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Posted November 24, 2015

part-time drivers


You may be somewhat biased, but as a fleet owner, you know that driving professionally is one of the best jobs to have, seeing as how it’s well paid, stable and its workers are in high demand.

As it turns out, job research and listing companies largely agree.

In a recent report from CareerCast that lists 2015’s best part-time jobs, delivery truck drivers are chief among them. Using data from the Bureau of Labor Statistics, the report noted that delivery drivers make a median hourly wage of approximately $13.25 per hour, with increased hiring expected in the year ahead.

With workers like these, everyone wins. Defined as those who work 34 hours per week or less, part-timers serve as ideal fill-ins for when your full-time drivers are out due to sickness, vacation or injury. Meanwhile, they also make out well because the extra spending money enables them to increase their freedom, as additional money improves opportunities.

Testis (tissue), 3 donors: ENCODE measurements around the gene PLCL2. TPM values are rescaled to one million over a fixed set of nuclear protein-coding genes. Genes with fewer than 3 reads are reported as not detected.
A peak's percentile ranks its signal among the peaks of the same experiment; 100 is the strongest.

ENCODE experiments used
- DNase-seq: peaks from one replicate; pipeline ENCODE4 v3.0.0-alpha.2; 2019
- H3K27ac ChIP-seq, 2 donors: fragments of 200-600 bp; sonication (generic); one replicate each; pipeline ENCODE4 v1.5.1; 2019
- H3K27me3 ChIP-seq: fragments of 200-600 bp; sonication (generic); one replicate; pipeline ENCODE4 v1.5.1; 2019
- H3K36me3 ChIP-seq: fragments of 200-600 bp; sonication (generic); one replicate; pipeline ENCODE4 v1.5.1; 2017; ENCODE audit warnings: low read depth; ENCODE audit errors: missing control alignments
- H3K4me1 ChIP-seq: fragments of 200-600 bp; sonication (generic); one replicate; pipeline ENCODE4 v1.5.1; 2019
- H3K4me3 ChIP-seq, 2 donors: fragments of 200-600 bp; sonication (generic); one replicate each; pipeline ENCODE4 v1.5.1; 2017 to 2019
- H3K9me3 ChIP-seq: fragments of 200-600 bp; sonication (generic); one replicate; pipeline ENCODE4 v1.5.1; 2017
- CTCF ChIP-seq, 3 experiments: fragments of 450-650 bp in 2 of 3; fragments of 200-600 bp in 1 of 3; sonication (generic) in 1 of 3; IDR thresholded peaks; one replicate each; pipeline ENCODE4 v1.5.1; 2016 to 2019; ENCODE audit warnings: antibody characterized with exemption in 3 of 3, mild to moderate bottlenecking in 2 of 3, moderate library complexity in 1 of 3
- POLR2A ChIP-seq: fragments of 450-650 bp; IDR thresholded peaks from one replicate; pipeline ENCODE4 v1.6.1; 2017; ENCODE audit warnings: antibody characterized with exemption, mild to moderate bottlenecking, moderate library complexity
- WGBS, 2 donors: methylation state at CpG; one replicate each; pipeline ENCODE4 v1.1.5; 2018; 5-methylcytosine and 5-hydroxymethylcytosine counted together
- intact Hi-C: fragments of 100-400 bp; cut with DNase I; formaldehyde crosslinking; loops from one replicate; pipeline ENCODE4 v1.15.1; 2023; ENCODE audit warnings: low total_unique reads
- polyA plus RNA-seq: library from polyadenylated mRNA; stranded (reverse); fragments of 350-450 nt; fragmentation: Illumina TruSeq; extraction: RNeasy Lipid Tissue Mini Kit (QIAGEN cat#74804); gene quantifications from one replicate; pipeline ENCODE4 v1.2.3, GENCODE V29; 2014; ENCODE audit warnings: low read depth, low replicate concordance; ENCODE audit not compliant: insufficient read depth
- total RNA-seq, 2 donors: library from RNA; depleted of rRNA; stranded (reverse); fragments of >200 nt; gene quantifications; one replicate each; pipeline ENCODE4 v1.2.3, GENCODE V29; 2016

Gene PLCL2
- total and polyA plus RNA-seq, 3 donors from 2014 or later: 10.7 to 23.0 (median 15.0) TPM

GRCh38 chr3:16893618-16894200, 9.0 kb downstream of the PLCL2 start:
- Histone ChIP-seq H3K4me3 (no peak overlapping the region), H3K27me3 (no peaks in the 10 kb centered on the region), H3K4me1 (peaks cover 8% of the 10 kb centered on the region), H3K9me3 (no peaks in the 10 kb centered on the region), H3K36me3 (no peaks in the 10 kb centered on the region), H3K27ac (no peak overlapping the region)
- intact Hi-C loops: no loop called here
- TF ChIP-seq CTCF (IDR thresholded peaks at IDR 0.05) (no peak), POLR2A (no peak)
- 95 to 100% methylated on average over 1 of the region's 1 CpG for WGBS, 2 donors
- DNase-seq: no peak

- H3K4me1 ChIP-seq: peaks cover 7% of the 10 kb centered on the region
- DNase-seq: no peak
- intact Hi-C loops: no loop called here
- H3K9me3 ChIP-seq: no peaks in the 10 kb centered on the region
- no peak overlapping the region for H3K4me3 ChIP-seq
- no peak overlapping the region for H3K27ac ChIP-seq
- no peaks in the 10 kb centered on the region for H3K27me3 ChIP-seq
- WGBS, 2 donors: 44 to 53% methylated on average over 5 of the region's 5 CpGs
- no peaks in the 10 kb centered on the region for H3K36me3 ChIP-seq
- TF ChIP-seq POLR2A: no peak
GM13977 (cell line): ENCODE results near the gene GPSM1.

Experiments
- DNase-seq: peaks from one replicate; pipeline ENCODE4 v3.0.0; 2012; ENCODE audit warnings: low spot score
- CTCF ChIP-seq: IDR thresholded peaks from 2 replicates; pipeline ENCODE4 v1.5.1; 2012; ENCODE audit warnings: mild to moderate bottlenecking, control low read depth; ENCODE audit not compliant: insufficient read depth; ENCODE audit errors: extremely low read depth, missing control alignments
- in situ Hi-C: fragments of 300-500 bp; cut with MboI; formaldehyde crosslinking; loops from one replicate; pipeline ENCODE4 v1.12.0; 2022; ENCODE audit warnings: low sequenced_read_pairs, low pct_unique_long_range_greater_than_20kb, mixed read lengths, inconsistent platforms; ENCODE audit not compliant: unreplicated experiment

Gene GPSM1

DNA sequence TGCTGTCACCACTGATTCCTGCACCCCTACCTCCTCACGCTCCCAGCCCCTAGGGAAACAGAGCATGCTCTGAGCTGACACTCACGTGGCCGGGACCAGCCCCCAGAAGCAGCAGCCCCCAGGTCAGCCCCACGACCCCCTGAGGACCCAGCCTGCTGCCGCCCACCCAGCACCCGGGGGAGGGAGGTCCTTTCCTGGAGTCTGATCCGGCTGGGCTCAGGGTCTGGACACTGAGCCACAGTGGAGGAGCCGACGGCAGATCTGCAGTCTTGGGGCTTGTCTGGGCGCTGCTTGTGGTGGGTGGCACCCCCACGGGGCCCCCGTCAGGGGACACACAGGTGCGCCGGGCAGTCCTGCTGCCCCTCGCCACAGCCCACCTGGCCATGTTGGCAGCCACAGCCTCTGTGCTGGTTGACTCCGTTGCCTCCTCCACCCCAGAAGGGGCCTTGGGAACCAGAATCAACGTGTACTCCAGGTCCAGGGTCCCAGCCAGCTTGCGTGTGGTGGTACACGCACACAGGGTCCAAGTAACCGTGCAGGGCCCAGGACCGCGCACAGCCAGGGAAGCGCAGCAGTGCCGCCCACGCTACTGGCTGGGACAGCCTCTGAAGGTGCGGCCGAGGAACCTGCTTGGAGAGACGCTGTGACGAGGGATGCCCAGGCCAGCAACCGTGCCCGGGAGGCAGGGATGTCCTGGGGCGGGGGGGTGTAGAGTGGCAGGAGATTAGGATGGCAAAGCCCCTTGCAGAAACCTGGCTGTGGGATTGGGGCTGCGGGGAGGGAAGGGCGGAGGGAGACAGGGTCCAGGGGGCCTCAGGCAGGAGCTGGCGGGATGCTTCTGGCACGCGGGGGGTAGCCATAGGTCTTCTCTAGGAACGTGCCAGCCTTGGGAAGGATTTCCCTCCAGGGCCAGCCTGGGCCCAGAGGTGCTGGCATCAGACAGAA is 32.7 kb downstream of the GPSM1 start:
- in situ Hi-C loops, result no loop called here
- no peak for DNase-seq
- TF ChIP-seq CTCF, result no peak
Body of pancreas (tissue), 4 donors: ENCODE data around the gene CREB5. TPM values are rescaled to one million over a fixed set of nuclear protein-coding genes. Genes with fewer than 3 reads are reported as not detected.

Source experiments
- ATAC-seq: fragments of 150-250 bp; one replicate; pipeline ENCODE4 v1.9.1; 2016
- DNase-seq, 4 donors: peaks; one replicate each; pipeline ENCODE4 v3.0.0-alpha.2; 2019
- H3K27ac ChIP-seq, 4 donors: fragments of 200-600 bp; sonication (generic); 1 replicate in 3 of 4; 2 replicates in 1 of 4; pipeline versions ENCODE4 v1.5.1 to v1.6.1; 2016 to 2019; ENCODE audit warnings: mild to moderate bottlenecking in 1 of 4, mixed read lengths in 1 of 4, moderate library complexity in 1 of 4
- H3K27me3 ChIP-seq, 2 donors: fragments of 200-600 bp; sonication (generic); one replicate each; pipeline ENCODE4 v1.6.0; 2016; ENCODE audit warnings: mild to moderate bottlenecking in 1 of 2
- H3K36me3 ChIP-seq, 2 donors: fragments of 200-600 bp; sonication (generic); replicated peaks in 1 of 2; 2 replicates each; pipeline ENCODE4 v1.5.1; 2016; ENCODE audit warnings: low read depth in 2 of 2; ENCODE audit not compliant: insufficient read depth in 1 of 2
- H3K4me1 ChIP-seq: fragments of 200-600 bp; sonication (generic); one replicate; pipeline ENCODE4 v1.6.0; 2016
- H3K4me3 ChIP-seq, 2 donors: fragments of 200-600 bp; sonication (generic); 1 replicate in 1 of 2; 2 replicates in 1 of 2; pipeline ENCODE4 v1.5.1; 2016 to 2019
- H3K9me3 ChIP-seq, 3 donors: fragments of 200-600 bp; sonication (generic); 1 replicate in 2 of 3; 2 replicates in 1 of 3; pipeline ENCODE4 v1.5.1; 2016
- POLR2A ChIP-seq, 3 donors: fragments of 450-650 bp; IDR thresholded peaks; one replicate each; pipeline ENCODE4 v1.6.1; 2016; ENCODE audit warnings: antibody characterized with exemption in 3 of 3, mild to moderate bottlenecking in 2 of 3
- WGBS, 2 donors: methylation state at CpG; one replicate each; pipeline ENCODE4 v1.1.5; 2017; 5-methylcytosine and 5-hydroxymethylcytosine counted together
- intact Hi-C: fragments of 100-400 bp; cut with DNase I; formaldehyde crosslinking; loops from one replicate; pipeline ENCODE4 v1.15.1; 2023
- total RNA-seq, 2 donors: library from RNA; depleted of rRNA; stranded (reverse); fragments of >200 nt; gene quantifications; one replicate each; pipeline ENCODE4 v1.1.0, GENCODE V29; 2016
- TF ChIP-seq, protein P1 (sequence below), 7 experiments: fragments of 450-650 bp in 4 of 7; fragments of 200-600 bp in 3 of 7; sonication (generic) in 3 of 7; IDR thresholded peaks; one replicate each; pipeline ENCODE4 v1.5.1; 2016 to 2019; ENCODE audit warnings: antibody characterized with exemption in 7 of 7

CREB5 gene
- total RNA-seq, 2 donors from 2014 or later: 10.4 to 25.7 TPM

But there are a few factors that you should consider before hiring part-time fleet drivers. The following tips will help you determine which hire to go with.

Consider their experience level
Because they’re working part-time, there’s a good chance that drivers may not have the kind of expertise as those who are looking for 40 hours per week. Depending on how quickly you want your drivers to learn the ropes, take their experience level into consideration during interviews and resume reviews.

Determine availability
Part-time workers often fill a key role within a fleet company – or any other profession, for that matter – by increasing help when services are in high demand and being a substitute when full-time workers are off. If your prospective hire isn’t flexible, then they may not be the driver for your business. Be sure to inquire about whether they’d be willing to be on-call.

Question driving record
Perhaps nothing is more important than a driver who is safe. A history of moving violations – such as speeding, running stop lights, driving under the influence or license suspension – should serve as red flags and may require further inquiry.

Learn what their intentions are
Some workers will come to a part-time job wanting nothing more than that. But others are hoping that the job status will lead to bigger and better things, such as a full-time position. Pursue a line of questioning that helps you determine what they want to get out of their part-time career in the fleet driving industry.